Faces in the crowd — meaningful mass marketing


I love shopping for new clothes, but I hate seeing the words ‘one size fits all’ appended to anything I’m about to buy. It calls to mind something baggy, shapeless and not really suited to the task. To me, ‘one size fits’ all actually means ‘a size that suits everyone equally as badly’.

What’s true for my wardrobe is just as true in marketing. Everyone is different, so any mass marketing activity that tries to shoehorn this diversity of tastes, preferences and behaviours into a single approach will end up suiting nobody at all.

Traditionally, marketers have tried to refine mass approaches by creating a view of an average customer. But Mr, Miss, Ms or Mrs Average simply doesn’t exist — and this is a problem. How many of us get marketing messages that bear no relation whatsoever to our lives? I know that I do and my response is indifference at best and irritation at worst.

No marketer sets out to evoke these reactions in customers, so when marketing products to mass audience groups, it’s particularly important to see something of the individuals that make up the crowd.

At the most basic level, understanding gender makes a huge difference. Age is also a fundamental — what I wanted from a stereo at 17 is very different to what I want now. And then there’s location — the motivations that lead a 60 year old male in rural Aberdeenshire to make a purchase are likely to be very different to a 23 year old female living in central London. 

Today, we can profile and segment both general consumers and an organisations own customers in more detail than ever before — adding in additional insight such as likely income levels, interests, behaviours and contact channel preferences. So don’t think ‘one size fits all’ and do think about your customers:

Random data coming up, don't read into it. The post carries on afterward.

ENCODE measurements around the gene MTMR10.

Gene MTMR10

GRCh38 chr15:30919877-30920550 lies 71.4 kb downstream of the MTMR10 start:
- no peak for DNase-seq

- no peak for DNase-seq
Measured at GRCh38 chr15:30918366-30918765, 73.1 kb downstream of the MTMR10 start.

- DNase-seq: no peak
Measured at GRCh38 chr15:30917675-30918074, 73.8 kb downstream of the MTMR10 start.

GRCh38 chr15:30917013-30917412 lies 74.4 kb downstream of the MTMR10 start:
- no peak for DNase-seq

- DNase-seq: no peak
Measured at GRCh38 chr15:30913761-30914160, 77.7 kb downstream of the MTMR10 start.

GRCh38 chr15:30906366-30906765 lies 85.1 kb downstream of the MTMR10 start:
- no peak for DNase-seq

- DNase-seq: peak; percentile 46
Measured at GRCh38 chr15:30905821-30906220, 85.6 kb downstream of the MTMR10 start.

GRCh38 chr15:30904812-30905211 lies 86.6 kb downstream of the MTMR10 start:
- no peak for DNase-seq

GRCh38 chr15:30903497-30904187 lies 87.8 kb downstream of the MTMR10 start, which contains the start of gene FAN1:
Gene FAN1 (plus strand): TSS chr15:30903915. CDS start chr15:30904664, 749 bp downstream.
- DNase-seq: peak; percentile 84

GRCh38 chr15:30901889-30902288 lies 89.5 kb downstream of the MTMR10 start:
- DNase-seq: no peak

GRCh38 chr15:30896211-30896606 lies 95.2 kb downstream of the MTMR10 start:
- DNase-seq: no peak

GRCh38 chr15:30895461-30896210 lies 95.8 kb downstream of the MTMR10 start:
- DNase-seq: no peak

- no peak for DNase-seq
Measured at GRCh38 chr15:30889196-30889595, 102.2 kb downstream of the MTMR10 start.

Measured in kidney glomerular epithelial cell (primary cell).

• who are your best and worst customers;
  • identify what it is that makes one group stay with you and another not;
  • apply lessons learned from your ideal customer interactions to those groups that aren’t so lucrative;
  • take the time to understand the communications channels that specific groups prefer and the content that it most likely to appeal.

By using greater understanding — picking out individual faces in the crowd— you can ensure that your acquisition strategy is driving consumers that are likely to be high value plus turn one-off purchasers into long-term, loyal and highly profitable customers.

And stay tuned, because in two upcoming blogs I’ll look at both the power of segmentation and profiling and the results that prove that mass marketing can be meaningful.

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